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  10. What you're going through is all part of maturing as a healthy person. If you read through the comments that some of your followers have left for you -- you will notice that most of them say that part of the process includes taking a step back and looking at the whole picture. That is where you are right now -- and it is a good place to be -- you are moving forward and learning where your limits are -- everyone has them -- they help us retain a sense of balance. Take a deep breath and enjoy what you are doing today...and every day!

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  11. Oh it's so good to see that I'm not the only one who pretty much starts new projects and gets lost in the process - what you do Leah is fantastic, your generosity in sharing your talent and quilting experiences (good and bad) - to me it's invaluable
    These new projects you keep wanting to start - I hope you have a journal of each of the ideas and when the time is right, and your flicking though the journal 'that' particular project will come to the fore - please pace yourself and trust your instinct - it's taken you so far already - and remember you are only human

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  12. You are doing a GREAT JOB !!!! Just do what you can, when you can, and we will keep following you and we treasure all the great information you provide.
    Thanks so much !!!
    Claudia in ND

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  13. I was just going to say the same thing before I read Donna's comment. I love your honesty! Thanks for sharing your thoughts with us.

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  14. Oh my dear, your ARE the closest to Superwoman as I have ever seen. How you do what you has amazed me as I have watched you day after day. Please take care of yourself first so you can be with us for the long haul. You have much to offer us all.

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  15. Thank you for your honesty. What a glimpse into you, and a glimpse into many of us. Thank you for all you share.

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  16. Unfortunately as women, we find it hard to say no to anything... we need to make sure everyone is cared for and comfortable before we are.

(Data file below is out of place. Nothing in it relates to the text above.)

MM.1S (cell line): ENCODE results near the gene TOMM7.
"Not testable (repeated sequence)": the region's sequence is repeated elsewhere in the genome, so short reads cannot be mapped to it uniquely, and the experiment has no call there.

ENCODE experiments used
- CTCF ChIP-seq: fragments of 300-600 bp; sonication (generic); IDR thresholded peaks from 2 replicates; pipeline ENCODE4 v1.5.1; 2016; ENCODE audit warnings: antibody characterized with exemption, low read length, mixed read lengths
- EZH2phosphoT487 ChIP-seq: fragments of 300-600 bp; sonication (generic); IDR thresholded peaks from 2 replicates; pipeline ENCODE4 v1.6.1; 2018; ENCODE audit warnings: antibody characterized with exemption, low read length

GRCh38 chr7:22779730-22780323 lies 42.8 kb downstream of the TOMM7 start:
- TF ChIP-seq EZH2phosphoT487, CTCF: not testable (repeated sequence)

Your talent is appreciated and your willingness to share is inspiring.

    You're human.... now let yourself 'be'.

    Hugs!
    Nancy

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  17. Bravo to you, Leah! Do you know how many women never figure this out? Never learn to say No, never refuse a request, never stop and care for themselves?
    You've passed a major milestone in healthy maturation and you've learned a TON! Just think what you can do with all of it...in...time....slowly...thoughtfully and being fully present. Again, Bravo to you!

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  18. One thing Leah - as you're learning - is that just because you're in your 20's - have a family and responsibilities - doesn't mean you're all done growing and learning. Its a process - every lady here has gone through - still going through it. This is just another life lesson - the good news is you've learned so much - the bad news is that it won't be the last time!

    Remember the rule - just because you can - doesn't mean you should or have to. Also - life if not a sprint race - its a marathon - pace yourself - you got plenty of time!! Blessings!!!

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  19. Oh, Jeepers! Even Superwoman has her kryptonite :)